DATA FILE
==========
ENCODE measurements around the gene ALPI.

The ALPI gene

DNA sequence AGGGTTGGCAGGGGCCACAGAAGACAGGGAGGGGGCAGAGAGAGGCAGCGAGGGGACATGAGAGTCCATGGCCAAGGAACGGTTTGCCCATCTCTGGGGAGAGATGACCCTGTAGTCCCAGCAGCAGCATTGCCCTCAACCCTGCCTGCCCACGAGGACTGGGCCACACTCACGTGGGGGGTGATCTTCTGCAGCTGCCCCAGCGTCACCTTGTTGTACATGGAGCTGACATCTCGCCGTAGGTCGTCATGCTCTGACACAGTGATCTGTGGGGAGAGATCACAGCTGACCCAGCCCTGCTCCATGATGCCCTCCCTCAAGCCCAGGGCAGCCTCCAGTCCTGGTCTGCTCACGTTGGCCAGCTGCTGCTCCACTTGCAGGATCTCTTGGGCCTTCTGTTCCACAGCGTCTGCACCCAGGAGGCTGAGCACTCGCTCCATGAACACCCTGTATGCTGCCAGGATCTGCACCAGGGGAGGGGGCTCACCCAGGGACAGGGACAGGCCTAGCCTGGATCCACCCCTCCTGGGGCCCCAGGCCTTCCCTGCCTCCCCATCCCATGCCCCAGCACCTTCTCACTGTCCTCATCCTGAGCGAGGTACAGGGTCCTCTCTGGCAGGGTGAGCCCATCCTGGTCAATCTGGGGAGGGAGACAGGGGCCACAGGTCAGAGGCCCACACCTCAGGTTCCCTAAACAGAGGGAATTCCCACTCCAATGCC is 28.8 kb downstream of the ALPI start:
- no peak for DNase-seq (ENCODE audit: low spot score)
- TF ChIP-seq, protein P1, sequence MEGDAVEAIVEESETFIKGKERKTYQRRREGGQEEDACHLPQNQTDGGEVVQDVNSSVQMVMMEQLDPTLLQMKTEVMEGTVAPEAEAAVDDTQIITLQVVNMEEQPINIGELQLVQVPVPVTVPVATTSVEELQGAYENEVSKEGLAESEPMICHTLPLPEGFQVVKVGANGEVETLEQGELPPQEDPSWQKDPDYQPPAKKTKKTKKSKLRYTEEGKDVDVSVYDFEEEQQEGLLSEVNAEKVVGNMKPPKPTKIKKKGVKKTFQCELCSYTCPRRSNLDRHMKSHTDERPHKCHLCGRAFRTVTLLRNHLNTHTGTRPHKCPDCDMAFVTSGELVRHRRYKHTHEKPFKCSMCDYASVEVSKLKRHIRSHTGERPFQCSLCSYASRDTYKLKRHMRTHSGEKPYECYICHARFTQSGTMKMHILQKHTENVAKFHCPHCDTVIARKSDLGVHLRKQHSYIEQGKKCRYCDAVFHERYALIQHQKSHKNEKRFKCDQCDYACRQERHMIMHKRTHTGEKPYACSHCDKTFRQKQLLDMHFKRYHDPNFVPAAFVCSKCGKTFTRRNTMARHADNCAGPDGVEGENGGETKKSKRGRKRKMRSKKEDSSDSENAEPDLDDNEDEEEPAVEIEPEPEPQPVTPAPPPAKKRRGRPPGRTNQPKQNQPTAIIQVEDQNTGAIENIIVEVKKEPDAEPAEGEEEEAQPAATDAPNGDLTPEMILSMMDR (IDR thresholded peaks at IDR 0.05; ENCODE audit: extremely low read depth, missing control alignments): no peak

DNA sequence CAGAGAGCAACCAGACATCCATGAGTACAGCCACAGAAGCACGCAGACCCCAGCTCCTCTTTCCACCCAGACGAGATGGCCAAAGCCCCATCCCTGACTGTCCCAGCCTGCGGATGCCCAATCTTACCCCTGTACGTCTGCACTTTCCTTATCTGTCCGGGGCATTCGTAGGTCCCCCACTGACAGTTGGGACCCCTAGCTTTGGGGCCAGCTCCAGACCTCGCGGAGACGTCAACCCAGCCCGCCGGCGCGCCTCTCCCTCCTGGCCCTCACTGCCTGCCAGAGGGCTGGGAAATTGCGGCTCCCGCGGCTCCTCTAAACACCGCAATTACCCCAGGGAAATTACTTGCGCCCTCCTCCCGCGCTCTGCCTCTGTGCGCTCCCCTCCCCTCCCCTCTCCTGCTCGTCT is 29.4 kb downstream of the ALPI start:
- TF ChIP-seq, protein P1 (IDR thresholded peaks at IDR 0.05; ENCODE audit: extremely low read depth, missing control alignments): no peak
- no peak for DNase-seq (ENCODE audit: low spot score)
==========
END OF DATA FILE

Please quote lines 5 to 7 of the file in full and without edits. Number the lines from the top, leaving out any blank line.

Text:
- TF ChIP-seq, protein P1, sequence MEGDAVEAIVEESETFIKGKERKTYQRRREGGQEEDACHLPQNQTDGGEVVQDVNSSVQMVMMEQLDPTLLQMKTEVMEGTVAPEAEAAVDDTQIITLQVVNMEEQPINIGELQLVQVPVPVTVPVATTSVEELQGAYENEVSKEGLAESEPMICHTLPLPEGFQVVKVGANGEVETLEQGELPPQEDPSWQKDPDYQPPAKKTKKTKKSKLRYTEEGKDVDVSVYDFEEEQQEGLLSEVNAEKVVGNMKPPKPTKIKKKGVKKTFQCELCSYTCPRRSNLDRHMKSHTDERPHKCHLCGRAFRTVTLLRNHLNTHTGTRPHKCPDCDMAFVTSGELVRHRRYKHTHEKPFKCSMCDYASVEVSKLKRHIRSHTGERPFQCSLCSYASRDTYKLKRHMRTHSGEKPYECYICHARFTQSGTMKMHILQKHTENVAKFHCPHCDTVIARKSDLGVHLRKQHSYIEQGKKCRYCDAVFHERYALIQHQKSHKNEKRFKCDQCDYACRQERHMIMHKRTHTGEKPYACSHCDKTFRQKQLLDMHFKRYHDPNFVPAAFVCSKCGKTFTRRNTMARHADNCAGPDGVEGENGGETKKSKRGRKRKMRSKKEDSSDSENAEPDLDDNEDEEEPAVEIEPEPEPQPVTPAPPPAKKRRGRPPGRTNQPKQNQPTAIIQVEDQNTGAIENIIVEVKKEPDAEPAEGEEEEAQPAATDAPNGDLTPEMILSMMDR (IDR thresholded peaks at IDR 0.05; ENCODE audit: extremely low read depth, missing control alignments): no peak

DNA sequence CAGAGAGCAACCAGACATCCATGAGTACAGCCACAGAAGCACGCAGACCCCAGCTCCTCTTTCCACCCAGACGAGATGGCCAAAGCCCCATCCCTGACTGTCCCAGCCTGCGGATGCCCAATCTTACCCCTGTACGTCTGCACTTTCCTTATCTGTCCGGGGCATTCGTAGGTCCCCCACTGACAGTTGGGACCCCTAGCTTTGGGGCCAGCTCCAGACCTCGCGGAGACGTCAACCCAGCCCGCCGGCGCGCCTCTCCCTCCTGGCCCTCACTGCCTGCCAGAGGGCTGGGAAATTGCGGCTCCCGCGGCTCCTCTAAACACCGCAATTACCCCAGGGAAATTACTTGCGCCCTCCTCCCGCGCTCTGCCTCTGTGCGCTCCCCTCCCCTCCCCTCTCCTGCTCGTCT is 29.4 kb downstream of the ALPI start:
- TF ChIP-seq, protein P1 (IDR thresholded peaks at IDR 0.05; ENCODE audit: extremely low read depth, missing control alignments): no peak